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What about horses as an instrument for regenerative ag?

Posts: 232
Location: Southern Minnesota, USA, zone 4/5
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I don't know much about horses. I rode one once. Never owned one. Never had a friend who owned one. Don't even know if I really like horses.

But here's the thing. I work at, and own part of a big conventional corn and soybean farm. 1400 acres, spray, GMO's, and all that lovely stuff. On my homestead, in stark contrast, no poisons are used and I strive for a regenerative, beyond organic approach with my livestock, so naturally I don't want to put my own animals out on the land at the conventional farm. I'm looking for other avenues such as working with livestock people using more conventional or "natural" methods and setting up custom grazing on the large farm to begin to integrate animals.

If I get my own larger chunk of land what I'd really like to do is take a conventional field and profitably restore it's ecological functions, ideally even treating contaminated runoff from neighboring fields. I could and probably will take the custom grazing/ finishing approach I mentioned above but ethically I still have a bit of a problem with this especially when dealing with contaminated runoff areas. Part of me says, "not my animals, not for my customers, not my problem" and they'd probably end up better quality than CAFO animals anyway. Would horses, that no one is going to eat be a better option in at least some cases to use for the restoration of agricultural land?

I don't know the facts but it seems like there could be a large problem with unwanted horses in the US especially with restrictions against using them for things that they might frequently be used for in other parts of the world when a horse gets too old to do whatever horses do.

Hope I haven't offended any horse lovers here, if you are one please share your thoughts. I'm looking for any way I can to take land away from the corn and bean machine to better care for people and planet.
Posts: 2438
Location: Zone 5 Wyoming
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I like horses myself. I have seen them as a destructive force when not properly managed, but properly managed they're a lovely animal to have around. I think this conversation has been had before. I think I saw a thread about horses in permaculture. Geoff Lawton also has a video "high dry and arid" where the people use horses on their homestead. So horses are perfectly lovely. If you feel better about using horses then by all means, enjoy!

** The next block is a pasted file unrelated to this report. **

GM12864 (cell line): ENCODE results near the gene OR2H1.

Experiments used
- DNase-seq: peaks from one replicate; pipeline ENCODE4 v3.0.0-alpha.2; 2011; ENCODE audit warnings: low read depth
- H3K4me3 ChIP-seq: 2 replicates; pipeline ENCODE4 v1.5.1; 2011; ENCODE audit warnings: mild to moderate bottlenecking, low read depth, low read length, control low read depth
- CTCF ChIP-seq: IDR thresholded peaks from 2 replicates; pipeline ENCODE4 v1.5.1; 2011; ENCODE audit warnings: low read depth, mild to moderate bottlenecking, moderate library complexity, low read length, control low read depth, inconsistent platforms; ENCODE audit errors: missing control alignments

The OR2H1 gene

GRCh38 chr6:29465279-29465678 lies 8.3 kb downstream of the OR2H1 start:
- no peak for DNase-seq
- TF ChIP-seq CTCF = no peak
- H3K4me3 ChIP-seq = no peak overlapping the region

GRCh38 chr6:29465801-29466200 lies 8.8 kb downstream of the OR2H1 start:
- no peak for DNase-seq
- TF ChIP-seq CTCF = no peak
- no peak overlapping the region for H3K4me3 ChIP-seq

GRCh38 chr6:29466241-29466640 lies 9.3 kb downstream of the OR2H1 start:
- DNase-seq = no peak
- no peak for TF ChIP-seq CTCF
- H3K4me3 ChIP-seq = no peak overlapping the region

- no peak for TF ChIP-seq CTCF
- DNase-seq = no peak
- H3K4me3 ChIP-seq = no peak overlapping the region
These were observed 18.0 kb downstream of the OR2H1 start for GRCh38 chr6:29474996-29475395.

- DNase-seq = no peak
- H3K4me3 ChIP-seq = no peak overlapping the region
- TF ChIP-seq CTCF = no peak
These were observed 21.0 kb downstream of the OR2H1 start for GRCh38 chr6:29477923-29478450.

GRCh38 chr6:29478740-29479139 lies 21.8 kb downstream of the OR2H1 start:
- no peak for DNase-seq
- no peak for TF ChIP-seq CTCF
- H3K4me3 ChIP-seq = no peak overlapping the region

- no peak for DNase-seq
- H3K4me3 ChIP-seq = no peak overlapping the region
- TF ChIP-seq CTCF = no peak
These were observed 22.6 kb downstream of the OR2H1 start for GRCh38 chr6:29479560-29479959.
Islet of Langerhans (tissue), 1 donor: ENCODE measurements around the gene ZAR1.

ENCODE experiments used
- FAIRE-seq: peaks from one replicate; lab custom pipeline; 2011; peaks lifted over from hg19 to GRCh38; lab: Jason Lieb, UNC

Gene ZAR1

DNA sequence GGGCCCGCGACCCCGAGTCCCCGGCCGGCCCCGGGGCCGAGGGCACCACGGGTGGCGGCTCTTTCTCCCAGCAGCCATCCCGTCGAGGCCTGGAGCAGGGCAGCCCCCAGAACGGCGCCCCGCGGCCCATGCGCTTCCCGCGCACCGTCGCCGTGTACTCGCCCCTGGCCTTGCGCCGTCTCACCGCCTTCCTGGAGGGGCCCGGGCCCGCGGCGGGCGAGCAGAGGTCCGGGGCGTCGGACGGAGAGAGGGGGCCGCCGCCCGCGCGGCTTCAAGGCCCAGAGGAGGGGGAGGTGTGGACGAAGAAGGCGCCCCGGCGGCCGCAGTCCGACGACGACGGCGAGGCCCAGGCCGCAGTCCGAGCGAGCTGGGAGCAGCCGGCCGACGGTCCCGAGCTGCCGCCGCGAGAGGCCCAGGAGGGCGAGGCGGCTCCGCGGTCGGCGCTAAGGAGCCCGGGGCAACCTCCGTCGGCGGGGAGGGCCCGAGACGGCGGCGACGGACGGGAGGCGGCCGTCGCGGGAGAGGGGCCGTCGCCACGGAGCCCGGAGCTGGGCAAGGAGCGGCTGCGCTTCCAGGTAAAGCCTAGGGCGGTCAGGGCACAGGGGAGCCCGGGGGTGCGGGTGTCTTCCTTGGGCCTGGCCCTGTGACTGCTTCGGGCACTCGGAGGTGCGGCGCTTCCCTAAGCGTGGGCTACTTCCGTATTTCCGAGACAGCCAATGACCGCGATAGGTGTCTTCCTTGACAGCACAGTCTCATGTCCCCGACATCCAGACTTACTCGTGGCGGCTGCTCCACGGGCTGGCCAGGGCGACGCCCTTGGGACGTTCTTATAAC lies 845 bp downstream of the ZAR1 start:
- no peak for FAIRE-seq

Also, I ate horse in Japan once. They eat them when they get old. It wasn't particularly tasty. Perhaps if I was starving..... Being an American I don't think horse is appetizing enough to become part of the menu.
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There great at compacting the soil, therefore making easy access for the dreaded quack grass. Just my personal experience.
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Location: Boyce, VA
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Honestly, if you're not going to be using the horses for anything other than grazing, you will be investing way more than you will ever get out. I've owned horses, worked in and around the horse industry for 20+ years, and it is very *very* difficult to end up net positive. They are costly animals to upkeep, even pastured, with sensitive biology that makes it hard to care for them well without years dedicated learning how to do so.

I wonder if something like fiber animals (sheep, cashmere goats, llamas, alpacas) would be more appropriate, if you are looking for a grazer that will still produce something other than meat for you? Though there is plenty to learn about them, too, in my experience the ongoing expenses are less and the learning curve a little more forgiving.
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